The Effects of Telecommuting on Workforce

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THE EFFECTS OF TELECOMMUTING ON WORKFORCE

By

Monique Clayton

A Paper Submitted to

Dr. Fred Westfall

In Partial Fulfillment of the Requirements for

Introduction to Information Systems

IS3300 XTIC

Term V 2010

Troy University – Ecampus

July 14, 2010

TABLE OF CONTENTS

ABSTRACT 3

INTRODUCTION and RESEARCH QUESTION 4

HISTORY OF TELECOMMUTING4, 5

WHAT IS TELECOMMUTING 5, 6

DISADVANTAGES OF TELECOMMUTING 6,7

ADVANTAGES OF TELECOMMUTING 7

PREDICTED SPREAD OF USE 8

CONCLUSION 8, 9 WORKS CITED 10

ABSTRACT

Historically, Americans have slavishly followed the corporate structure of working in an office and relaxing at home. In the 1980’s when computers begin to catch on so did the idea of a flexible work arrangement. In researching, one found that the implementation of telecommuting in the workforce has greatly improved the performance of businesses, increased employee satisfaction, and helped the environment. This research is based on historical data recorded from the 1990’s to present day in reference books, journals, and web based articles. This paper intends to expound on the ways telecommuting can be harmful or beneficial in the workplace.

INTRODUCTION

Telecommuting refers to workers doing their jobs from home for part of each week and communicating with their office using computer technology. Telecommuting is growing in many countries and is expected to be common for most office workers in the coming decades. This paper will discuss the origins of telecommuting, define the term telecommuting, and predict the future of telecommuting in the U.S. How will society be affected by the growth of telecommuting? One will discuss the benefits and hindering aspects of telecommuting in the work place. Will companies save money initially and hurt their business in the future?

HISTORY OF TELECOMMUTING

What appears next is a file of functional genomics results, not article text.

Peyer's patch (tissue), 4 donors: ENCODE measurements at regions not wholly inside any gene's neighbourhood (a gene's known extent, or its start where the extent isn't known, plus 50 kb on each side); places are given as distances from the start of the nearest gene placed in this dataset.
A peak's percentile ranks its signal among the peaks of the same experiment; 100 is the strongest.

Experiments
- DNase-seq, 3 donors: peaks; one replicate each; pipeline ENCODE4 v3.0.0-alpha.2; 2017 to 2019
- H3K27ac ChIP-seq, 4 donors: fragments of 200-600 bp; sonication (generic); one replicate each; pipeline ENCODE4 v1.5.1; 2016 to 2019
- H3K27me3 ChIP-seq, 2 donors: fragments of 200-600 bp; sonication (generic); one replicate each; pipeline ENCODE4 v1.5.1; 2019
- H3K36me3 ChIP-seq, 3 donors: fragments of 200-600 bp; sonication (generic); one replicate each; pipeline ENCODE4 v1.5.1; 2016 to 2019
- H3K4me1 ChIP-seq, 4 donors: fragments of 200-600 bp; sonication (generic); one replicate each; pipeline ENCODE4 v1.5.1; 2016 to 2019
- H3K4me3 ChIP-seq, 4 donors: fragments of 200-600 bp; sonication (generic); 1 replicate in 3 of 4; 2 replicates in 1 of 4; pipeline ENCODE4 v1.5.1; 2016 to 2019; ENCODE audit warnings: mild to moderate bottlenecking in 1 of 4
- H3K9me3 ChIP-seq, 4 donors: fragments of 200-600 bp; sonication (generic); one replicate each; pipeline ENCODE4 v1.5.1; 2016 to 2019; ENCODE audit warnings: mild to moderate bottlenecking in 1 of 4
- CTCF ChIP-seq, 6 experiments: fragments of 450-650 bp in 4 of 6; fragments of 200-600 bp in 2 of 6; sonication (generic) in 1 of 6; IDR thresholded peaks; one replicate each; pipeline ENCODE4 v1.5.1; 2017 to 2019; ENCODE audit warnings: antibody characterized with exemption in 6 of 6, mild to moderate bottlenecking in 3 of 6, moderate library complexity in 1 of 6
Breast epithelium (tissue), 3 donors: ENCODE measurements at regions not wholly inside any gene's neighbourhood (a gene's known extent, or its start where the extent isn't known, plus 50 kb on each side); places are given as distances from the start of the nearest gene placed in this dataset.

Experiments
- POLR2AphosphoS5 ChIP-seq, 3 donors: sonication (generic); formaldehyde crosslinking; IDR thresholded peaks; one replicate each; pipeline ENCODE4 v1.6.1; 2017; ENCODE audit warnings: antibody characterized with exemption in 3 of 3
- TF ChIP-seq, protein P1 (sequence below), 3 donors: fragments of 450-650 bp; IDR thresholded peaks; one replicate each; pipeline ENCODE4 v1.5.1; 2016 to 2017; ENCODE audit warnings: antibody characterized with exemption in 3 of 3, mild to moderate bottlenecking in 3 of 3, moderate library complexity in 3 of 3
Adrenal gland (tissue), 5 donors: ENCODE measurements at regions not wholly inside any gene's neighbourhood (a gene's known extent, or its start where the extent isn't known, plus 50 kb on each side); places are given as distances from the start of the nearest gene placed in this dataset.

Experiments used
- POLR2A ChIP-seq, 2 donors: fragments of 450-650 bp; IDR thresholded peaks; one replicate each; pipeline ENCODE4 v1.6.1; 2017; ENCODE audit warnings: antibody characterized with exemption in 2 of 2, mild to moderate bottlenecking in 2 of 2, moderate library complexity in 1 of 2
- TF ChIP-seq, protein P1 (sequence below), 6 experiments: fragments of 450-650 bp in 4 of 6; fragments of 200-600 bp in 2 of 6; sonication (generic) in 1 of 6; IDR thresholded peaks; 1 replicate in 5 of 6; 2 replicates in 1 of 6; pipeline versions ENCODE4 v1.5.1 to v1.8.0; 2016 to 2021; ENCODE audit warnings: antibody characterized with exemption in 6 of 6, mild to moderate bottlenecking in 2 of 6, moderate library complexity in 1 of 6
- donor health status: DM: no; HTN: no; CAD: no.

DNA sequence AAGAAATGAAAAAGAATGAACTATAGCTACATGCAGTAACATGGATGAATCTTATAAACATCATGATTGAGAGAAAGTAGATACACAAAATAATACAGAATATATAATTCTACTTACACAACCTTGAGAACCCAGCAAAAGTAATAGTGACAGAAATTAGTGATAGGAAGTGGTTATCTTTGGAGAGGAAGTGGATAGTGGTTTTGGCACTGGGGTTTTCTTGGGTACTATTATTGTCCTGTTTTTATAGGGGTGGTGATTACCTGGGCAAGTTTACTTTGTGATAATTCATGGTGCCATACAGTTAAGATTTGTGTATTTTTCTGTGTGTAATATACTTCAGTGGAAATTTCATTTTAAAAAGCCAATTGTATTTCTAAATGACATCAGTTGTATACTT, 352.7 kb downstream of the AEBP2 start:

Often times before looking to the future it is helpful to glance at the past. States without labor laws relating to homework fall under the jurisdiction of the US Department of labor and its Fair Labor Standards Act (FLSA) of 1938. The work-at-home sourcebook by Lynie Arden discussed how the FLSA initially prohibited seven industries from using home workers. Congresswoman Olympia Snowe of Maine introduced the Home Employment Enterprise Act in the House of Representatives. Congresswoman Snowe told the House, “cottage industries play a vital role in the economy of the state of Maine, large parts of New England, and other areas of the nation. The independent nature of homework and the unavailability of alternative employment opportunities make working at home ideal. It is time to safeguard the freedom to choose to work at home” (Arden, 4). Before the bill was voted on, prohibitions on industrial homework in five of six industries were lifted by the U.S. Department of Labor in 1989. This along with Alvin Tofflers image of the electric cottage helped change the social construction of the workplace. Between 1980 and 1990 the annual consumption of personal computers rose by approximately 900 percent and expenditures on personal computers rose by 1100 percent (Biocca, 1993: 81). Professional occupations clutched onto the idea of using the computer as a space-flexible work tool. Eventually a new identity was carved out for this employee niche as well. "People who work at home are enjoying a newfound respectability. In the early 1980s, many executives shied away from being called home workers. But it is now increasingly accepted behavior. With this acceptance the identity of home workers has changed" (Braus, 1993a: 42). Respectability as a computer operator, according...
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